The primary issue with trying to do it all at once is the high cost of failure. You probably won’t be able to stomach going from 3000 things to 100 things in a couple of days. If you go in expecting that level of success and fail, you’ll come out disappointed and possibly think that minimalism is not for you. Maybe it isn’t, but this is not the way to determine that!
2. Don’t worry about the money.
There is a side benefit to downsizing in that you can load up ebay or craigslist with all of your stuff and actually make some decent money with it (use it to celebrate?!). But this side benefit can easily transform into the “main benefit” in your eyes. Don’t let this happen! You might begin to hold on to things you can’t sell easily and thwart your progress.
I have three pathways for my things as I dispose of them – ebay, donation, and the trashcan. As I have come closer to my goal of “wrapping my mind around everything I own,” making money from it has become less and less important. Though the money is a welcome bonus.
For example, I gave my friend a massive tent that is worth about $100. I don’t want a tent (that big) at this point in my life. Originally, I felt I had to sell it since it was worth good money. Then I pictured how much better I’d feel not owning it and how it could make someone else happy! Win win.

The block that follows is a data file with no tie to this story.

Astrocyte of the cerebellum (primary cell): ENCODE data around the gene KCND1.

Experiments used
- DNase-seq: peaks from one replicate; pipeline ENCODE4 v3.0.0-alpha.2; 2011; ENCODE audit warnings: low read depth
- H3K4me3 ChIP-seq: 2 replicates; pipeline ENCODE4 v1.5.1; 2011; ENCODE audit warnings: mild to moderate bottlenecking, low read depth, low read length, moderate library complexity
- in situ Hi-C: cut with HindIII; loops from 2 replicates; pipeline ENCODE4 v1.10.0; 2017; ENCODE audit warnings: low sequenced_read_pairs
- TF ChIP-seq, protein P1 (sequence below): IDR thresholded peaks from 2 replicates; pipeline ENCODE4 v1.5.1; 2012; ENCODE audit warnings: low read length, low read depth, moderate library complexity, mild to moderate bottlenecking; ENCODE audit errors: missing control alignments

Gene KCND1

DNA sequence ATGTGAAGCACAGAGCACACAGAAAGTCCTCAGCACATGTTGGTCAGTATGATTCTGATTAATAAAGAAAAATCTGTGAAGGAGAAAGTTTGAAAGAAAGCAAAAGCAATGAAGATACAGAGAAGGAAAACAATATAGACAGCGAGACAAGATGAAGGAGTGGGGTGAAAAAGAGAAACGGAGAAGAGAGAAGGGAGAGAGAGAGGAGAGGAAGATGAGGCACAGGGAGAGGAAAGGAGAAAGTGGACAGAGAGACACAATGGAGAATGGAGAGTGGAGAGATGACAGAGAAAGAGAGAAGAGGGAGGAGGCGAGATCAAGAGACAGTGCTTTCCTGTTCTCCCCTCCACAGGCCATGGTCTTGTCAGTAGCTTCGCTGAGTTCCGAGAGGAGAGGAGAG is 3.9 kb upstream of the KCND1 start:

In short, the gains of minimalism are far more valuable than any amount of money. Minimalism means freedom – mental freedom from having far less to manage, physical freedom from having more space, and mobile freedom by being able to travel or move to anywhere in the world on a whim!
3. Sometimes the best option is not to eliminate, but to downsize.
Desiring to own less, I had a tendency to think in all-or-nothing terms. Either keep this item or get rid of it. Well, I found another option is to get a bit smaller, consolidate, and shrink your way to a more manageable life.
I had a filing cabinet that held several important folders. It was big and bulky and unwanted, but I needed its functionality. So I had the brilliant idea of buying this A to Z filing portfolio from Amazon to do the same thing in much less space!
Electronics cables seemed to be multiplying like rabbits in my room, so I threw or gave away most of them and kept one or two of each kind. If I find that I don’t need those, they will go too.
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I didn’t eliminate these things, I just decreased their size.
4. Keep your objective in mind.
This is very important and so so easy to do. Just interview yourself.
Why do I want fewer things? Are they suffocating me? Do I want more freedom to move around to different places with greater ease? Is it a spiritual desire?
It is important to keep your objective in mind because you must be thinking about it as you sort through things. If I’m about to travel the globe, I don’t want to own a massive desk. But if I’m wanting to gain clarity of mind through owning less, then a desk could help me to organize the few things I do own.
There are a lot of reasons to own less, and when you know your specific reasons, it makes the process much easier.